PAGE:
5. Coal India Offer For Sale

The government is looking to divest up to nine percent of its stake in Coal India Ltd., over the next two days.

  • The government will offer 3 percent stake via an offer-for-sale, which opens on Oct. 31, according to a stock exchange notification.
  • The divestment offer includes a greenshoe option, which if exercised, will allow the government to sell up to 9 percent in the coal miner.
  • The floor price has been fixed at Rs 266 apiece.
  • The government could raise Rs 14,861 crore if it sells the 9 percent stake.

The government has raised Rs 10,028.8 crore through share sales this year.

6. Earnings: Tech Mahindra, Cognizant

Tech Mahindra Ltd.’s quarterly profit growth met estimates backed by higher margins.

  • Net profit rose 18.5 percent quarter-on-quarter to Rs 1,064.3 crore in the quarter ended September. That compares with the Bloomberg consensus estimate of Rs 1,013 crore.
  • Revenue rose 4.3 percent to Rs 8,629.8 crore.
  • Revenue in dollar terms fell 0.5 percent to $1,218 million.
  • Ebit margin expanded to 15.3 percent from 13 percent earlier.

Read the highlights of the earnings here.

Cognizant’s profit in the July-September quarter rose despite foreign exchange losses due to currency fluctuations.

  • Net profit fell 4.6 percent sequentially to $477 million.
  • Revenue rose 1.7 percent $4.08 billion.
  • It expects revenue to remain in the range of $4.09-4.13 billion in the next quarter.
  • Company declared a dividend of $0.2 per share.

Profit missed estimates due to rupee depreciation.

7. Valuations Not A Problem Anymore

A couple of months back, investors had a tough time deciding whether to invest in Indian stocks trading at rich valuations. That problem no longer exists, according to India's largest asset manager.

  • “Today the problem is outlook, not valuations,” said S Naren, executive director, and chief investment officer at ICICI Prudential Asset Management Company Ltd., which oversees about $42 billion.
  • According to Naren, India requires a meaningful correction in U.S. stocks, which would trigger an emerging market rally.
A lot of money has found its way to the U.S. and … market participants there must believe the Fed is done with rate hikes.
S Naren, CIO, ICICI Prudential AMC

8. IPOs = Wealth Destruction

Initial public offerings haven’t enriched investors so far this financial year amid volatility in the market.

  • Of the 10 maiden offers launched this year, shares of only three companies are trading above their issue price and two are above their listing price. The outliers: HDFC Asset Management Co., RITES Ltd. and Fine Organics Industries Ltd.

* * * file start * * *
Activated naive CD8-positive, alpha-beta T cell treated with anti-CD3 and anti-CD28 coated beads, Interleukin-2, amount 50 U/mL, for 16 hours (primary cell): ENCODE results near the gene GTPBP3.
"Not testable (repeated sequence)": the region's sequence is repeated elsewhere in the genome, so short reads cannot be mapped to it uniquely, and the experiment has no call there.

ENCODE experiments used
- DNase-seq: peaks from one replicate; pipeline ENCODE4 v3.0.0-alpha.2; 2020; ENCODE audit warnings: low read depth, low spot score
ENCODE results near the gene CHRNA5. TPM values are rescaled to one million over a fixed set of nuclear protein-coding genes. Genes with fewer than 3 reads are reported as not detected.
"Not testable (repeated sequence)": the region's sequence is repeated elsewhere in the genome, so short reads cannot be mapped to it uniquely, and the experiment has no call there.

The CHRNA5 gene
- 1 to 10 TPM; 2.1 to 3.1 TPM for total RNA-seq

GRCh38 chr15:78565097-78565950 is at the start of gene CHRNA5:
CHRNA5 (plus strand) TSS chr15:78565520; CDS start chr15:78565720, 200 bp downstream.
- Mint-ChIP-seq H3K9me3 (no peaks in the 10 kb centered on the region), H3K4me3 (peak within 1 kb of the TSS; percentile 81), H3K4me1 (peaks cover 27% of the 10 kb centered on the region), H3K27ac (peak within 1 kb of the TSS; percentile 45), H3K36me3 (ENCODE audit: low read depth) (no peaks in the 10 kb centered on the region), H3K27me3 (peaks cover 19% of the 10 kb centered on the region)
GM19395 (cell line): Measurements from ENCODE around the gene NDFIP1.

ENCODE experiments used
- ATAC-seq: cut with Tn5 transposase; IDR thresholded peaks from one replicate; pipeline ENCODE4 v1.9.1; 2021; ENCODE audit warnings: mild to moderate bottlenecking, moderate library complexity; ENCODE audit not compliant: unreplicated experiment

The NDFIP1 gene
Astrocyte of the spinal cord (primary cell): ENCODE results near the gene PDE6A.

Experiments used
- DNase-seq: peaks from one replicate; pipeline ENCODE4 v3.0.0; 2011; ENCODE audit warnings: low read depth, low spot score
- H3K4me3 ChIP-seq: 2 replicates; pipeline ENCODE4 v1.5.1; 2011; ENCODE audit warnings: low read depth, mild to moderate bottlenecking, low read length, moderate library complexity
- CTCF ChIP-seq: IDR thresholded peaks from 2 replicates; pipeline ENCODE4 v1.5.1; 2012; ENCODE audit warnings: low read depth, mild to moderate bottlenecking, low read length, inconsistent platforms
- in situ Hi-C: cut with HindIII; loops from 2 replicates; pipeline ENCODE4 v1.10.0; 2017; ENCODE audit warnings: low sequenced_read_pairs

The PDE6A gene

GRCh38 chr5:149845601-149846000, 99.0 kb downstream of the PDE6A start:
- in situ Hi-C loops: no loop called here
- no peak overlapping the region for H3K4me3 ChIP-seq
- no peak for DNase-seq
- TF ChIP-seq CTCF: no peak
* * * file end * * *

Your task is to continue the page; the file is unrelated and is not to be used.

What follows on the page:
• To be sure, 26 of the 43 companies that listed in the previous financial year, too, are trading below their issue price and 34 are below their listing price.

9. Delhi’s ‘Severe’ Pollution Situation

India’s Environment Pollution Control Authority said private vehicles might have to be stopped from plying in New Delhi if air pollution continues to worsen.

Let us hope the air pollution situation in Delhi doesn’t deteriorate or else we will have to stop plying of private vehicles. Only public transport will be used.
Bhure Lal, Chairman, Environment Pollution Control Authority
  • Air quality in Delhi and the National Capital Region on Tuesday deteriorated further after an overnight spike in Particulate Matter.
  • The overall Air Quality Index at around 3 p.m. was 401, falling in the 'severe' category, the highest this season.

10. The Resurrection Of Import Substitution

‘Import substitution’. For free-trading nations, the term conjures up a failed, Marxist-slanted experiment of the mid-20th century.

  • The 1991 reforms in India symbolised the end to the rage, the final death of import substitution not only on the subcontinent, but also across Asia, Africa, and Latin America.
  • But after Asian economic crisis, the lesson was revised: that all cross-border trade in goods—and even more so, services—is managed to one degree or another.
  • While Trump’s moves have been in the name of national security and China's unfair policies, it is reasonable to infer their intended consequence is to incentivise import substitution.
  • China and India have responded to America’s ‘offensive’ import substitution with their own ‘defensive’ analog.

Import substitution is back, writes trade law expert Raj Bhala.